Coronavirus immunity may last for at least six months after infection

COVID-19 reinfection is highly unlikely for at least six months after the last infection, according to a study by researchers from the University of Oxford in the United Kingdom.

The study, published on Nov. 19 as a pre-print, offers valuable insight into COVID-19 immunity that has so far stumped scientists. The findings also confirm that infection provides short-term protection, at least, from reinfection, added co-author Katie Jeffery, director of infection prevention and control for Oxford University Hospitals NHS Foundation Trust.

The study claims to be the first large-scale research on the protection that people get against reinfection after contracting the coronavirus.

Reinfection unlikely for at least six months

There is growing optimism that a COVID-19 vaccine will help bring an end to the pandemic. In the meantime, health experts are investigating whether or not COVID-19 patients can be reinfected with the virus again. The answer to this question has immense implications for frontline healthcare workers who face a heightened risk of contracting the virus.

To this end, the researchers tested 12,180 healthcare workers employed at Oxford University Hospitals over a 30-week period between April to November 2020. Workers were tested for antibodies to the virus that causes COVID-19 to determine who had previously been infected.

During the 30-week period, 89 of 11,052 workers without antibodies developed a new infection and displayed symptoms. Meanwhile, none of the 1,246 workers with antibodies developed a new symptomatic infection.

Furthermore, 76 workers without antibodies developed a new asymptomatic infection. In contrast, only three workers with antibodies developed a new asymptomatic infection over the study period. These results suggest that workers with antibodies are also less likely to test positive for COVID-19 without symptoms.

Overall, the findings showed that workers without antibodies were likely to test positive for the virus, whereas workers with antibodies were unlikely to test positive again within 30 weeks following their previous infection.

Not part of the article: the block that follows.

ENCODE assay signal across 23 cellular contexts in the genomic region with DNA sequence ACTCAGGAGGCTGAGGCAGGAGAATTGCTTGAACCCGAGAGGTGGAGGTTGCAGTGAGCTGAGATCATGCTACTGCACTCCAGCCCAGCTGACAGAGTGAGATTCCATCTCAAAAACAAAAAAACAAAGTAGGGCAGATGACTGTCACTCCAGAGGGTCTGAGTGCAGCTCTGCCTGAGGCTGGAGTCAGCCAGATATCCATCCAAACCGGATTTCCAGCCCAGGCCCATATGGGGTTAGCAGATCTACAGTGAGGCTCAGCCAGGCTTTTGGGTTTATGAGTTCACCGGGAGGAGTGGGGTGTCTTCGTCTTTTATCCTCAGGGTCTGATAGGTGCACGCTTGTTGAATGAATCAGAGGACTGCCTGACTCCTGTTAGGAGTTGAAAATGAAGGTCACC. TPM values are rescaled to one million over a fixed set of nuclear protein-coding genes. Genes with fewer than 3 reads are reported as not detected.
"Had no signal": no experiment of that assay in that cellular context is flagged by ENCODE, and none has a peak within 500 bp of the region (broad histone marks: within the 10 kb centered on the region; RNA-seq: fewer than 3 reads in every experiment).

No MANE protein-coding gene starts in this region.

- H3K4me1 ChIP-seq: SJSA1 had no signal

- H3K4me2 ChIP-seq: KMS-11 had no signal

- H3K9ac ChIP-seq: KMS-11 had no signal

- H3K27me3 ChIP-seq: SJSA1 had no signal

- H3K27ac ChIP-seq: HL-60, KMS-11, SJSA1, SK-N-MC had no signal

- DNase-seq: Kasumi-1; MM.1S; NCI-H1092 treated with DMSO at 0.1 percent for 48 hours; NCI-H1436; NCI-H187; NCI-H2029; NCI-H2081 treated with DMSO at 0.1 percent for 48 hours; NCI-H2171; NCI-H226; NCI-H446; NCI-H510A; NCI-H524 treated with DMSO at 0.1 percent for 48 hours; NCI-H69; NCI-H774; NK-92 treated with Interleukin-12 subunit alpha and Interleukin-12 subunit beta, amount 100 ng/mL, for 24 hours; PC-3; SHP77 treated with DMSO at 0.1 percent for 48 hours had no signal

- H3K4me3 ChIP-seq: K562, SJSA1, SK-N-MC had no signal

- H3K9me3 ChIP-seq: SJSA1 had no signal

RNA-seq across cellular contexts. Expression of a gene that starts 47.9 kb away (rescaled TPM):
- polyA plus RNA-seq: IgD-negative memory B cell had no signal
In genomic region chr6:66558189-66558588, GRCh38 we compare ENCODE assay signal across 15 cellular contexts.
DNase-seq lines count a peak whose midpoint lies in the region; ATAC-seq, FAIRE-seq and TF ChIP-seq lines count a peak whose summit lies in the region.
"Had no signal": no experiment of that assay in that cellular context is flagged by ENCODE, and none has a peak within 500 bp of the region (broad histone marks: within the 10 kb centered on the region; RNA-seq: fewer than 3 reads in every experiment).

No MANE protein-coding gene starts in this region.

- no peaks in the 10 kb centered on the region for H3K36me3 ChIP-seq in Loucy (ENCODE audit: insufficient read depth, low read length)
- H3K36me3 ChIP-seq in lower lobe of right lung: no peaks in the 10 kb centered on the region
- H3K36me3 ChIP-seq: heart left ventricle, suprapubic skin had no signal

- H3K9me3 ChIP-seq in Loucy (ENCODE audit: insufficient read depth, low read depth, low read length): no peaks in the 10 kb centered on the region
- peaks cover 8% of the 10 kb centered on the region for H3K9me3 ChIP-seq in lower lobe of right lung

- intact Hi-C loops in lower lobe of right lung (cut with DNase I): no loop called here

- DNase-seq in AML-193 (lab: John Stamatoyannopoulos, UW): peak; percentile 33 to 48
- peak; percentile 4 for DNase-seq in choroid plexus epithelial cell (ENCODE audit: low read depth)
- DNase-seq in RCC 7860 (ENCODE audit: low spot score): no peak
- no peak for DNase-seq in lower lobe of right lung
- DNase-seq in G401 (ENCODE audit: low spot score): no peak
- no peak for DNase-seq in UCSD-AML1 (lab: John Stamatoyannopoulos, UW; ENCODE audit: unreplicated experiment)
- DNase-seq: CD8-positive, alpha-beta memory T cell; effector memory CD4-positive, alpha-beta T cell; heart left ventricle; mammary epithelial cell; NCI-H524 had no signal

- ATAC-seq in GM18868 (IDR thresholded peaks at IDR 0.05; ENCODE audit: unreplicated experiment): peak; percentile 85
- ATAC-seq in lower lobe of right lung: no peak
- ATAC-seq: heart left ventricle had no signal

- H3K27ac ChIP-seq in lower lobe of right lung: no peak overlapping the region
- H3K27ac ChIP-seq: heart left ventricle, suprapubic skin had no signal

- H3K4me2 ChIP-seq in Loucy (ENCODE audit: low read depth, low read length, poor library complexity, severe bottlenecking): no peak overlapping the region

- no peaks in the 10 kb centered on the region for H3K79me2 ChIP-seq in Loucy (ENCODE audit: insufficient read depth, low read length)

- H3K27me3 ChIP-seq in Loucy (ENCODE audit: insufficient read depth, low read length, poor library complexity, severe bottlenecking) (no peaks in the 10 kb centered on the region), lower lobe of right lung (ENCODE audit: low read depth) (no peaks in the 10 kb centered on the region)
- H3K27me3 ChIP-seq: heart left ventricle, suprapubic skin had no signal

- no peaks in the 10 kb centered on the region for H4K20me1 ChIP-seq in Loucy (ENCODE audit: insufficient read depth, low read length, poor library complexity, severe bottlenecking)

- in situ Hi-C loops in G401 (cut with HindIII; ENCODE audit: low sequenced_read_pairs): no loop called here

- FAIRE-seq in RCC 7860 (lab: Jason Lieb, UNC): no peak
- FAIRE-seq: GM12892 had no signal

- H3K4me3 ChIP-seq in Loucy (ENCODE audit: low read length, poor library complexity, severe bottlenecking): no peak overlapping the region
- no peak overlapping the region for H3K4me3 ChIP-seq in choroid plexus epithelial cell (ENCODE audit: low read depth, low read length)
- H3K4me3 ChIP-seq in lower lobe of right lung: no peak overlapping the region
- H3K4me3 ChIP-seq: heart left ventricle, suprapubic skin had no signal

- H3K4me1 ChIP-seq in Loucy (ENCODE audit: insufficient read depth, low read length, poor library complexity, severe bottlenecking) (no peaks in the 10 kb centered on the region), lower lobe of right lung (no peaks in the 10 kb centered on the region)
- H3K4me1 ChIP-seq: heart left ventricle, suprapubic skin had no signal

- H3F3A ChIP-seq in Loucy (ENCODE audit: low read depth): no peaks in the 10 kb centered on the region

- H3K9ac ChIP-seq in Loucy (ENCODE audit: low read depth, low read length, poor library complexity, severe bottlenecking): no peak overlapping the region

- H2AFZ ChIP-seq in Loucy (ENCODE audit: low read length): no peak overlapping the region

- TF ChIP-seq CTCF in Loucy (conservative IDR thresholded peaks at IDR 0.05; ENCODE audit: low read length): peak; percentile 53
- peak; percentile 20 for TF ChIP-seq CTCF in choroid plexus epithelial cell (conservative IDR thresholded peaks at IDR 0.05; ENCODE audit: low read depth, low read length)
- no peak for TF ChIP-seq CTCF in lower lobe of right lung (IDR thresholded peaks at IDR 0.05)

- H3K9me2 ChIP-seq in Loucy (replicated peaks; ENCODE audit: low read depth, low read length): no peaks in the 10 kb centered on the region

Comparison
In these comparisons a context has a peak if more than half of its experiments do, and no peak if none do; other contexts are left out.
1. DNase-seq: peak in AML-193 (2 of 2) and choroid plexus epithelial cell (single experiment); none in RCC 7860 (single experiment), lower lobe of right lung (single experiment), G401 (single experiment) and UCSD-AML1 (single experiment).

We know from a previous study that antibody levels fall over time,” said co-author David Eyre, a professor of infectious diseases at the University of Oxford. But this latest study indicates that there is immunity in people who have been infected.

Eyre said they will continue to follow the cohort of staff to see how long the immunity will last and whether or not a previous infection affects the severity of a new infection in case a person does get the infection again.

Nonetheless, Eyre and his colleagues said that their findings should offer some reassurance to the millions of confirmed COVID-19 patients around the globe. (Related: The COVID-19 patients whose symptoms linger for months.)

T cells may protect against COVID-19

Early this month, a study conducted by Oxford Immunotec Global PLC, a US-based diagnostics company, and Public Health England, a top agency of the Department of Health and Social Care in the UK, showed that high levels of certain white blood cells that respond to the coronavirus might provide long-term immunity from the virus.

The findings, which also appeared online as a pre-print, showed that those white blood cells, which are known as T cells, can outlast the initial response of antibodies. Of the nearly 3,000 people included in the study, none with a high T cell response developed a symptomatic COVID-19 infection upon follow-up.

The researchers also found 20 confirmed infections among those with low T cell responses. Interestingly, they found that levels of T cells responsive to the COVID-19 virus declined with age, which might explain why older populations face a greater risk of contracting the disease.

Overall, the findings indicate that T cells play an important role in one’s immune response to the coronavirus. Given this new knowledge, COVID-19 tests that detect antibodies alone might be insufficient for determining who among a given population is at a greater or lower risk of contracting the coronavirus.

Read the latest updates about the coronavirus pandemic at Pandemic.news

Divina Ramirez

Sources include:

DailyMail.co.uk

medRxiv.org

CNBC.com

Reuters.com

DrEddyMd.com

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